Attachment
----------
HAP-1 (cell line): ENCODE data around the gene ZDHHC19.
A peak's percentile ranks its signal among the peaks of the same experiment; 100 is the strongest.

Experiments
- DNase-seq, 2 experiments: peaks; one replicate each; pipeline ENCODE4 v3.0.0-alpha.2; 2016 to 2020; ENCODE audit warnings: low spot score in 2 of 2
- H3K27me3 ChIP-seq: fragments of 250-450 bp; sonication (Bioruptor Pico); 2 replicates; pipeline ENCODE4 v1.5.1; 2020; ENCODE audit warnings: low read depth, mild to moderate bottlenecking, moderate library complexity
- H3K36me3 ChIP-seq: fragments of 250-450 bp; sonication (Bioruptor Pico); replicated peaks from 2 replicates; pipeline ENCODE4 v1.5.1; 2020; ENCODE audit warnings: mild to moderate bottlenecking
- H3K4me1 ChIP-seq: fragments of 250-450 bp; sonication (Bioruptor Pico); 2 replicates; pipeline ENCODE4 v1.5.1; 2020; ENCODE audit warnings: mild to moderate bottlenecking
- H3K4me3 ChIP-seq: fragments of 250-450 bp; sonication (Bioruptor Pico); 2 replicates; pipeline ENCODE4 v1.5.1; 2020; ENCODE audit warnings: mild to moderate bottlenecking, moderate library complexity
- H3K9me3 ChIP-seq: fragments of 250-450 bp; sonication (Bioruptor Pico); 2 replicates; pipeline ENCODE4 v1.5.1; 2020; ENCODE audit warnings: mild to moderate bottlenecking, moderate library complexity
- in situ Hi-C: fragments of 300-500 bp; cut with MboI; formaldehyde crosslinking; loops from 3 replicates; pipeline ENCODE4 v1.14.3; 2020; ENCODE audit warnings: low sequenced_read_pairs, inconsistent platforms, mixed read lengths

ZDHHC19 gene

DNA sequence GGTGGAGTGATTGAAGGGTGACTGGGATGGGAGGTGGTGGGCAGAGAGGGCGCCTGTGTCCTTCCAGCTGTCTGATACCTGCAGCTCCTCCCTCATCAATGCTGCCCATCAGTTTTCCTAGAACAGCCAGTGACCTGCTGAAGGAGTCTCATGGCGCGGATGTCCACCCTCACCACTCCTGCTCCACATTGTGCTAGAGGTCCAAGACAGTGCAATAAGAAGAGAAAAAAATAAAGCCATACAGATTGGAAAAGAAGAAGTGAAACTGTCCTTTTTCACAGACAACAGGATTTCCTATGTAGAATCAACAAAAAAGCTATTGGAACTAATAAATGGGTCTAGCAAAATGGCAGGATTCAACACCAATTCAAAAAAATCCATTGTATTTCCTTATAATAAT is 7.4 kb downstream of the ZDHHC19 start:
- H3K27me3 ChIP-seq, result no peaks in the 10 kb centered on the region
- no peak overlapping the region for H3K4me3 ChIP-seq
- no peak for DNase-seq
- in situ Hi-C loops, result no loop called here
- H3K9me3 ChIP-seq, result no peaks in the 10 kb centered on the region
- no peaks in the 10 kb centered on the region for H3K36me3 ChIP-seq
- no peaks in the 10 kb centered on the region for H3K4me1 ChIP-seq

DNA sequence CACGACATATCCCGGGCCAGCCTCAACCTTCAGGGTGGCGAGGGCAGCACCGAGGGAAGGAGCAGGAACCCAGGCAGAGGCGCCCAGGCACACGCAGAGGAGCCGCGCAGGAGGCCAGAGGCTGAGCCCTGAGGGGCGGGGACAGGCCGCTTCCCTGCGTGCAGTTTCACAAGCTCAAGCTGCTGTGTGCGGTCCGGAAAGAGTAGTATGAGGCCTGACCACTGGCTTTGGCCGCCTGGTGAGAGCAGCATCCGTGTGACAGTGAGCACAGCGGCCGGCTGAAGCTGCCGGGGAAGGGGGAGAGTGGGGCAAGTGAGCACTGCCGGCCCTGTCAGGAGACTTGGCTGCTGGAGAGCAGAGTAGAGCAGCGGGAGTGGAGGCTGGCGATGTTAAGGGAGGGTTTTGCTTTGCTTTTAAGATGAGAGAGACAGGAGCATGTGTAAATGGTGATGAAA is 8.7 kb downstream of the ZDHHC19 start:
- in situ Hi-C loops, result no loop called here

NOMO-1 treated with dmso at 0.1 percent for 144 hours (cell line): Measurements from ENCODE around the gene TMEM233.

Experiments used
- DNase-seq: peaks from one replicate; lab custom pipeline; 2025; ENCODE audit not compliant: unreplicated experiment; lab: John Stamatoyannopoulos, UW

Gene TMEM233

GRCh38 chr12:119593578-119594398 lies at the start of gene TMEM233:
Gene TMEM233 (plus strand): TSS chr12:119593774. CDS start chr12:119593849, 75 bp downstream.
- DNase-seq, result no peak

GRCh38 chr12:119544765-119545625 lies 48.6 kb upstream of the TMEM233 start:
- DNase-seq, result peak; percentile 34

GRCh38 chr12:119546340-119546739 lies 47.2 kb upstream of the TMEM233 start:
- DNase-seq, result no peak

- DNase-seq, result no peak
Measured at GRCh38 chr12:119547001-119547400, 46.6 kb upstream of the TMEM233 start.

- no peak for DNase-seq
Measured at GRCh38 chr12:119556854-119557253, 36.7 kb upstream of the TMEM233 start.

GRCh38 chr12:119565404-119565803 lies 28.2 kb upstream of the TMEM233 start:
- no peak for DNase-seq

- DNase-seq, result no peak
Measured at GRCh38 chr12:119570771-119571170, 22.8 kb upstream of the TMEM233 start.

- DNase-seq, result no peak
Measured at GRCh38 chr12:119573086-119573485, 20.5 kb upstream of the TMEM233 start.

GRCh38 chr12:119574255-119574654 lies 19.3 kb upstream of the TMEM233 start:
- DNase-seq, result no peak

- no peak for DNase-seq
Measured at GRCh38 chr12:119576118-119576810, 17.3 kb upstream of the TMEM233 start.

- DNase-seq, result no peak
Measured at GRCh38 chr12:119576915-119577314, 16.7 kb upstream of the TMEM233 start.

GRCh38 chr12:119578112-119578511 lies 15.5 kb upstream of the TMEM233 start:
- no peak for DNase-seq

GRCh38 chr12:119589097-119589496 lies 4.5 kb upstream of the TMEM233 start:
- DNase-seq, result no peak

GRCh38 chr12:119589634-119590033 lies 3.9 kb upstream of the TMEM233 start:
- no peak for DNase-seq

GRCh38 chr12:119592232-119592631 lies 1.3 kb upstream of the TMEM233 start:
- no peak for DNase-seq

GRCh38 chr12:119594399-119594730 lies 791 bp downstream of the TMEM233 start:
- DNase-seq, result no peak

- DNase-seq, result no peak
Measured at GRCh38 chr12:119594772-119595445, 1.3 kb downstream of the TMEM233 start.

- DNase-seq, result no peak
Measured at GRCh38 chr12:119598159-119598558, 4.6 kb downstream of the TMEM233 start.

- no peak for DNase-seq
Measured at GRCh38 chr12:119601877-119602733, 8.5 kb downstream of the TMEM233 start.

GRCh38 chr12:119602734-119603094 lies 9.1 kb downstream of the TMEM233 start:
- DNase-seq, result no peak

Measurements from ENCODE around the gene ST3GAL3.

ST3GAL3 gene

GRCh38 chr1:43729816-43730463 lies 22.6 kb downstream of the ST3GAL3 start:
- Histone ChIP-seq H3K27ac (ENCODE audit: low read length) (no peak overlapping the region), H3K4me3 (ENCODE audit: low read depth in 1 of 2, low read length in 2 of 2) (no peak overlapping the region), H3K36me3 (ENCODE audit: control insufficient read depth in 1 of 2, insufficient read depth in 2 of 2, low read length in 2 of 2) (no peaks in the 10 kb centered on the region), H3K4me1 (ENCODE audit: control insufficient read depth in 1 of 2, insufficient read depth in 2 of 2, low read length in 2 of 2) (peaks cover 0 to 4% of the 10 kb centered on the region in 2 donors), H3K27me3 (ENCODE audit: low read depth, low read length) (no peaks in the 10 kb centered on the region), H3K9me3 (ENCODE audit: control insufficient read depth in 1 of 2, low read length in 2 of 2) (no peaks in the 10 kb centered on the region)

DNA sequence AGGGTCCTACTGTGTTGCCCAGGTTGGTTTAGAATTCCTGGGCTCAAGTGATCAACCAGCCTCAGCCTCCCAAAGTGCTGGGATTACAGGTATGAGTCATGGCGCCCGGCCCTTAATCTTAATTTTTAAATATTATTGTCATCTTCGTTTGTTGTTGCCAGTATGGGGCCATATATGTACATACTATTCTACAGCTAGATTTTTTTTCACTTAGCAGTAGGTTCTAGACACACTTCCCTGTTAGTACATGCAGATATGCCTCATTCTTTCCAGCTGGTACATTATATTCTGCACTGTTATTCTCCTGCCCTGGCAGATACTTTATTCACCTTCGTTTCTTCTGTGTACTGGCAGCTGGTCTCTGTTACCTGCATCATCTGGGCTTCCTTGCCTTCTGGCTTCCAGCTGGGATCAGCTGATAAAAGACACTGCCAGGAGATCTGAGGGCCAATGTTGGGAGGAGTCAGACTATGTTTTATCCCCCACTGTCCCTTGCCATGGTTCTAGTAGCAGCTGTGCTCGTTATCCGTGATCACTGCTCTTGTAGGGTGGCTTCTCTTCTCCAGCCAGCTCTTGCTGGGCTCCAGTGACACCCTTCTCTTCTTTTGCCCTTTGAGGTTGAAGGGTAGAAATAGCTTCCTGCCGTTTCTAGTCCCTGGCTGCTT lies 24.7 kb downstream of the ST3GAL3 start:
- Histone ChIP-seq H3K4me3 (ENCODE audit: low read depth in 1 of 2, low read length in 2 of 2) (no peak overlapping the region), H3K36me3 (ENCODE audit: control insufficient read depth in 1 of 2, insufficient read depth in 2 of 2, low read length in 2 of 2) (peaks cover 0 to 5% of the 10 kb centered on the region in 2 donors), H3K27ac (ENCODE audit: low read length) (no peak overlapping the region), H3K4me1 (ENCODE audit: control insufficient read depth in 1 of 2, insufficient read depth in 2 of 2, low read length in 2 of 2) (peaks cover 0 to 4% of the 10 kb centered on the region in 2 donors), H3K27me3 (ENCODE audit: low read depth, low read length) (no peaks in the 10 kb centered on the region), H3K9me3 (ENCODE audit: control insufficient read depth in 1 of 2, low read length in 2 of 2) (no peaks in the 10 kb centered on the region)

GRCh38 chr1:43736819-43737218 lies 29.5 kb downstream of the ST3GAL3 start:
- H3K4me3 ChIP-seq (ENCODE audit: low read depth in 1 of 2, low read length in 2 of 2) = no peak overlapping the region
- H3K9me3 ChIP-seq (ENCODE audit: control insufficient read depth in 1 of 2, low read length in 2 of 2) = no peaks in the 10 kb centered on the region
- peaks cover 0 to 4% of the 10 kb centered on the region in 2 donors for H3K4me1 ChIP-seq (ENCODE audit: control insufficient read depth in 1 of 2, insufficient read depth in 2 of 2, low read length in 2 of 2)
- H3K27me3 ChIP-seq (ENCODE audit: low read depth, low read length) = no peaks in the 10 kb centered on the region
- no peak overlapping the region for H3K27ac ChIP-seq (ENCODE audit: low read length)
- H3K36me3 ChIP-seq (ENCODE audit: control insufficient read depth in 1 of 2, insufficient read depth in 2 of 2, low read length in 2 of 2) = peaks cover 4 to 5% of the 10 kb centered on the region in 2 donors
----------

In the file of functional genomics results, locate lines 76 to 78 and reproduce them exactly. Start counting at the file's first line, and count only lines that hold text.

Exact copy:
- peaks cover 0 to 4% of the 10 kb centered on the region in 2 donors for H3K4me1 ChIP-seq (ENCODE audit: control insufficient read depth in 1 of 2, insufficient read depth in 2 of 2, low read length in 2 of 2)
- H3K27me3 ChIP-seq (ENCODE audit: low read depth, low read length) = no peaks in the 10 kb centered on the region
- no peak overlapping the region for H3K27ac ChIP-seq (ENCODE audit: low read length)